The primary efficacy variable and secondary efficacy variables (except for patient-reported outcome measures) were analyzed using the intent-to-treat population, which comprised all patients who were randomized and received ≥1 dose of double-blind study medication. The primary endpoint was the change in mean average daily pain score from baseline (at randomization) to week 12 of the double-blind treatment period and was analyzed using an analysis of covariance (ANCOVA) with treatment and covariates of screen pain-intensity score (before the open-label titration phase) and baseline pain-intensity score (before randomization) as effects. Missing values due to study discontinuation were imputed before the analysis as follows: (1) AEs/tolerability: using the screening-observation-carried-forward imputation; (2) lack of efficacy: using the last-observation-carried-forward (LOCF) imputation; (3) opioid withdrawal: using the baseline-observation-carried-forward (BOCF) imputation; and (4) other: using multiple imputation procedures. The screening-observation-carried-forward, BOCF, and LOCF imputations were implemented before multiple imputations. The initial sample size calculation had 90% statistical power (2-sided test; alpha = 0.05) to detect a mean (SD) difference of 1.0 (2.6) between buprenorphine HCl buccal film and placebo and was determined to be 142 subjects per arm. Based on a prespecified sample size reestimation at the interim analysis, the study sample size was increased from 142/arm to 250/arm to give a conditional power of 83%. Thus, the protocol was updated (amendment #3) on November 6, 2013, to revise the number of patients to be enrolled as required by the prespecified sample size reestimation. The adjusted P value, estimate of treatment difference, and its corresponding 95% 2-sided CI were calculated for the primary analysis using Cui-Hung-Wang/Lawrence-Hung methods (with weighted Z-statistics) to preserve the overall type I error rate <0.05.11,39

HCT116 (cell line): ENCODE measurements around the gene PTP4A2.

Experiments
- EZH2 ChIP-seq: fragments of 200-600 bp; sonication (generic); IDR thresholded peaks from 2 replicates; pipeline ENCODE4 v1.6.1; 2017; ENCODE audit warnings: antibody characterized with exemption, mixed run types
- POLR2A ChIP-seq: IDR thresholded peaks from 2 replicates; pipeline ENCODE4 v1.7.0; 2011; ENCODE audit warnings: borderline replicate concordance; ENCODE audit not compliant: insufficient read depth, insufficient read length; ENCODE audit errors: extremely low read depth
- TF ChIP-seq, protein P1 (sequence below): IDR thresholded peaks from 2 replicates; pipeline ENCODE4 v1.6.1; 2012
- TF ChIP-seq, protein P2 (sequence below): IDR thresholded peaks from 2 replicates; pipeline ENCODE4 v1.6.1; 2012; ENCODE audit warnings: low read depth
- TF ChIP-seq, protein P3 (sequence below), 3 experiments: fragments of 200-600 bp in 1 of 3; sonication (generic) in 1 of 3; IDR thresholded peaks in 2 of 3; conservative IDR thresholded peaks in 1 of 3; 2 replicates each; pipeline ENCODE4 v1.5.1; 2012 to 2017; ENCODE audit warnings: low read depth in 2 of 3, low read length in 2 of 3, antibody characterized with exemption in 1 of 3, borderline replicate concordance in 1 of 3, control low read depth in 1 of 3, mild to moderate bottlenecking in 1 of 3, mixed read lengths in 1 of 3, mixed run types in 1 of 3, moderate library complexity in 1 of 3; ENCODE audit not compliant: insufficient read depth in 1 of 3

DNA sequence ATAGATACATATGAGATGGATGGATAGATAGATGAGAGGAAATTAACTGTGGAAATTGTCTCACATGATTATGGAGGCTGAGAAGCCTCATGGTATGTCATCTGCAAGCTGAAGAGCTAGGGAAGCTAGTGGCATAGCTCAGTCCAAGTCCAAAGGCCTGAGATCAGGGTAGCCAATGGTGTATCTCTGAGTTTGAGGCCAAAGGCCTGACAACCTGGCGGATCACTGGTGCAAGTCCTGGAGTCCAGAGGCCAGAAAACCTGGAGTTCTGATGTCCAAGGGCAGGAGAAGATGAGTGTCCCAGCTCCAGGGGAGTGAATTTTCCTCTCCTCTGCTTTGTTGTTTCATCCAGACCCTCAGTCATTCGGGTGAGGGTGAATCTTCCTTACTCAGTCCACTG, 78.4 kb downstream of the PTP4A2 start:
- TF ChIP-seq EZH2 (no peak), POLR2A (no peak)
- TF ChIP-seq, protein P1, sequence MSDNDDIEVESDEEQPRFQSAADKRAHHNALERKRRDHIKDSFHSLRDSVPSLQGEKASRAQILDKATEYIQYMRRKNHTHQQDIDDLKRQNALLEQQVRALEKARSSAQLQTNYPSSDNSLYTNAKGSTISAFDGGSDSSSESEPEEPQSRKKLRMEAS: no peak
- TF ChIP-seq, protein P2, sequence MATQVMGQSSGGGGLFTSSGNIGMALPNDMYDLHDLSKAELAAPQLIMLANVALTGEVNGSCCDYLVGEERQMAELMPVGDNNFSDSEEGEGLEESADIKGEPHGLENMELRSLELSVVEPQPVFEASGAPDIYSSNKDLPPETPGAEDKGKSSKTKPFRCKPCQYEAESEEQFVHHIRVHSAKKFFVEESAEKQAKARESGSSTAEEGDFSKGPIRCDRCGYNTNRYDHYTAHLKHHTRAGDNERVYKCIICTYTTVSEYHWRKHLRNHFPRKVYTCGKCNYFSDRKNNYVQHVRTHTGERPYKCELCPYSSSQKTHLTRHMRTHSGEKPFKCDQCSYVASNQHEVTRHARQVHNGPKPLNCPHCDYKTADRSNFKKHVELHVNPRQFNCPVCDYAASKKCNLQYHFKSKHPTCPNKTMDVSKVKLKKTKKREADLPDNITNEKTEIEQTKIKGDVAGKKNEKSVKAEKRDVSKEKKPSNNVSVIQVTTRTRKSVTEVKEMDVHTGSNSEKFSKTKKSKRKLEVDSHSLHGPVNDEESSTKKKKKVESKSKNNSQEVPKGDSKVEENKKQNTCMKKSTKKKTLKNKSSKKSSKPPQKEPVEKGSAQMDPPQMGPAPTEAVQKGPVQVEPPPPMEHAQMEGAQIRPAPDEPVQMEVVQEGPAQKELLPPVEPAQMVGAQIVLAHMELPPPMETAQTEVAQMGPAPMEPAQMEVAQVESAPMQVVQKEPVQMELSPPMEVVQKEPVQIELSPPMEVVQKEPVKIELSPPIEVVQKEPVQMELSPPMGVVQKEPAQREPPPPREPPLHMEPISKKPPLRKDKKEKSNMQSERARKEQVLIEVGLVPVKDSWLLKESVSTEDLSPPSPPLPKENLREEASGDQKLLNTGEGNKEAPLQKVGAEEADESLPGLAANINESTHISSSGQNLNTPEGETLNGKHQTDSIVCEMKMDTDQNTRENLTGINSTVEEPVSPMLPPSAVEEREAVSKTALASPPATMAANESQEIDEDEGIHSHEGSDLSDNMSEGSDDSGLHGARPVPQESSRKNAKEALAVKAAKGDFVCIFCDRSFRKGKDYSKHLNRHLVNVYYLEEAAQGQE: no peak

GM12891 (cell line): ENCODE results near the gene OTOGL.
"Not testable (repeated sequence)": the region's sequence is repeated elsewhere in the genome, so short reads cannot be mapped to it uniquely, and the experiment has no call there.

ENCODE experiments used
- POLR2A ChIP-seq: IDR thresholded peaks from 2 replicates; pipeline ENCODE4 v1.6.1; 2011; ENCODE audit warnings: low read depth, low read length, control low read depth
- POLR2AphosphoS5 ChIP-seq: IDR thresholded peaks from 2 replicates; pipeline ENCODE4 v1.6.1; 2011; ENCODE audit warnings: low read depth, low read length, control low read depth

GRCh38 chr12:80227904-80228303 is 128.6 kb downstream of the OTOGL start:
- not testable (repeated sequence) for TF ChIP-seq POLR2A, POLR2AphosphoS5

Secondary efficacy endpoints included proportion of responders and change from baseline in PGIC and RMDQ scores. Patient responders were defined as the cumulative proportion of patients who completed the 12-week double-blind period and achieved percentage pain reductions (ie, ≥30% and ≥50%) from the start of the open-label titration phase to week 12 of the double-blind treatment phase. The patient responder analysis was conducted using the Cochran-Mantel-Haenszel χ2 test.
Multiple sensitivity analyses were also performed for the primary endpoint, including ANCOVA models analyzing the imputed data using a single BOCF or LOCF. A mixed-effects model repeated measures (MMRM) method was applied to the primary efficacy variable. The primary efficacy variable was also analyzed for the per-protocol subset by multiple imputation and the MMRM method.
Patient-reported outcomes (eg, PGIC and RMDQ) were analyzed using ANCOVA in a similar fashion as the primary endpoint. Safety variables included frequency of AEs and occurrence of opioid withdrawal. The safety analysis was based on all subjects who received at least 1 dose of study medication. Descriptive statistics (number and percentage) for patients reporting AEs in each treatment group were tabulated.
3.1. Patient disposition
Patient disposition is presented in Figure 2. Most of the patients (62.7%; 511/815) successfully completed the open-label titration phase; the most frequent causes of discontinuation were AEs (9.9%), lack of efficacy (7.7%), and protocol violations (5.3%). The first patient enrolled on September 6, 2012; the last patient completed follow-up on June 6, 2014.